A nonprofit publication of the Kentucky Center for Public Service Journalism

Jason Crosby: Don’t make God a schoolhouse bully — look deeper at meaning of religious liberty

Be cautious of those who insist on posting the phrase “In God We Trust” in schools or demand that everyone says “Merry Christmas” in December.

Take note that most of the time the figures we hear advocating for such measures are politicians seeking to gain and maintain power. A lot of people say a lot about which the Bible says very little (or nothing); while saying little about which the Bible says a whole lot.

State Representative and Christian evangelist Brandon Reed of Hodgenville recently pre-filed a bill that would require Kentucky public schools to post the phrase “In God We Trust.”

I do not know what God looks like in the heart and mind of Rep. Reed. I do know that those in our state and nation who feel compelled to advance the phrase “In God We Trust” typically understand God in a particularly narrow way.

Those who push “In God We Trust” are more often than not white, straight men who want to preserve white, straight male hegemony rather than follow the God found in Christ. Jesus was put to death not so much for his moral, ethical or theological teachings. He was killed because he challenged the systems of money and power of his time.

The voices heard in the Bible say a lot more about political and religious leaders who use and abuse that which is sacred for their own benefit than homosexuality and abortion combined. The God found in the Bible really does not like people using God for their own purposes.

The phrases “In God We Trust” and “Merry Christmas” have been identified as effective rallying cries by some politicians that can be trotted out to win votes.

The insistence that the phrase “In God We Trust” be displayed in public spaces was not something Jesus taught.

If actualized, this proposition would infringe upon the constitutionally protected civil liberties of Kentucky citizens. A large number of people – students, teachers, and parents – do not trust in any God, believe in a God who goes by another name than the one Rep. Reed praises, or believe in many Gods.

The outcome of this proposal would send a thinly veiled message that anyone who does not believe in the God that Rep. Reed envisions is subordinate and less than. This proposal would result in school bullying supported by the Commonwealth of Kentucky.

All of Kentucky’s children deserve the opportunity to go to school without being berated to believe in God as understood by Rep. Reed. Our public schools are committed to teaching reading, writing, and arithmetic, not a narrow view of religion. Commonly held decency demands that we provide every student in Kentucky with this opportunity.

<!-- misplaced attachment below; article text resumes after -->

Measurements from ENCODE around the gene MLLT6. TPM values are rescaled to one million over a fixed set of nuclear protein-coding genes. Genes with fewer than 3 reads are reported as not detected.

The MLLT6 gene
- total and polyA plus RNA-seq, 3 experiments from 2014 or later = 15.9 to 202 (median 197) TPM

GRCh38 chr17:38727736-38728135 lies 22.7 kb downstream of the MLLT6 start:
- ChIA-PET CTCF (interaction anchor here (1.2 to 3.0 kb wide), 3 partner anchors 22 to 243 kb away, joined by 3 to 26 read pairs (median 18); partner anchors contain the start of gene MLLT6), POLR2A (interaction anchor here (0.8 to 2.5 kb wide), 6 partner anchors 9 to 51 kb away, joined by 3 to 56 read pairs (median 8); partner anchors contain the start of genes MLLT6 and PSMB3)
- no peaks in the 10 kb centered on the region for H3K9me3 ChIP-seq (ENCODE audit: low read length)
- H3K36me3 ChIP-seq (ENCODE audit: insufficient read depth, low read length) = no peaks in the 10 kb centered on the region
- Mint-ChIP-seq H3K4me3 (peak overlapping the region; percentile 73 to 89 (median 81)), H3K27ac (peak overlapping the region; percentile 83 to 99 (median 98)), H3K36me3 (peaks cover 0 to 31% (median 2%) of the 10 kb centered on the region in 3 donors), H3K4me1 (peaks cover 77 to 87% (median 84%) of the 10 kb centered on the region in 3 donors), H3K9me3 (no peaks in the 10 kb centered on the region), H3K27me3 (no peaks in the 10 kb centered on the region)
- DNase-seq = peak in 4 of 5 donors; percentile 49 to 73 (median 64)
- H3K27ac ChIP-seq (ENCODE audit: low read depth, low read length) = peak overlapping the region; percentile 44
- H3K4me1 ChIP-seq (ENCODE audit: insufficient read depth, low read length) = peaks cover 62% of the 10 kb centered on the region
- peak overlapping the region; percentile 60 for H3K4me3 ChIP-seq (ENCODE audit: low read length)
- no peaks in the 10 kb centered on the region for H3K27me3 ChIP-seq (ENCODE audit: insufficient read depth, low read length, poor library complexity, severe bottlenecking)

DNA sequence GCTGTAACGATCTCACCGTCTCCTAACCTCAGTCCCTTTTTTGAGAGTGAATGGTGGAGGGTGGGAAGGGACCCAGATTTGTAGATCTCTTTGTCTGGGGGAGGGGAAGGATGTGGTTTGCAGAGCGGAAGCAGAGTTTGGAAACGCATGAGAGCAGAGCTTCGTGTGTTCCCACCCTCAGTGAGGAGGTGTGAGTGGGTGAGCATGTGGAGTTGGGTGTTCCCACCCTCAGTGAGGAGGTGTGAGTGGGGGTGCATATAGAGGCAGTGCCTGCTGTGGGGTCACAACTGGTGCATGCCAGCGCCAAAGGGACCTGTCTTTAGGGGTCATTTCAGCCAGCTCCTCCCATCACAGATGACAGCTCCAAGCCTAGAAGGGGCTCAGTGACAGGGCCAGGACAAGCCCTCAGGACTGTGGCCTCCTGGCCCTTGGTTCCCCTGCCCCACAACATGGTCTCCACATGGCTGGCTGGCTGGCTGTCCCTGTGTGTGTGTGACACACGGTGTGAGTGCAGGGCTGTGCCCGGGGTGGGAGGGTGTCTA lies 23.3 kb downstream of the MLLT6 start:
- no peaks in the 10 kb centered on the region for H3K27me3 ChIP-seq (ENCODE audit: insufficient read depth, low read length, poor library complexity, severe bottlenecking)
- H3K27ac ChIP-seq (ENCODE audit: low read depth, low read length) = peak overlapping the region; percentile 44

Followers of Jesus Christ in Kentucky should not only stand in opposition to this proposal due to Constitutional concerns, pragmatic concerns, and natural law grounds. Christians in Kentucky should stand in opposition to this proposal because they are disciples of Jesus.

Thomas Helwys was one of the founding fathers of the peculiar group of Protestants known as Baptists. In 1612, Helwys wrote, “For men’s religion to God is between God and themselves. The king shall not answer for it. Neither may the king be judge between God and man. Let them be heretics, Turks, Jews, or whatsoever; it appertains not to the earthly power to punish them in the least measure.”

Why would an early Baptist advocate for religious liberty for nonbelievers and other religious adherents in addition to Christians over 400 years ago?

Helwys also wrote, “This is made evident to our lord the king by the scriptures.” Helwys’s interpretation of the Bible, particularly his understanding of the example set by Christ, compelled him to advocate for religious liberty for all.

After washing the feet of his disciples and just prior to his arrest, Jesus told his disciples, “A new command I give you: Love one another. As I have loved you, so you must love one another. By this everyone will know that you are my disciples if you love one another.”

First and foremost, Christians are called to love one another. You are not loving someone else if you demand that they conform to your way and perspective. That’s not love. That’s not placing your trust in God known as Jesus. That’s imposing your power on others. That’s bullying.

Jason Cosby is co-Pastor of Crescent Hill Baptist Church in Louisville and a member of the board of directors of the American Civil Liberties Union. He opposes any mandate to require public schools in Kentucky to post the phrase “In God We Trust.” He was raised in Villa Hills and graduated from Dixie. His father was pastor at Erlanger Baptist Church for many years.

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One Comment

  1. Gail Baptiste says:

    Hi Jason, lived across the street from you for many years. I agree with you completely and thankful for your work with the ACLU.

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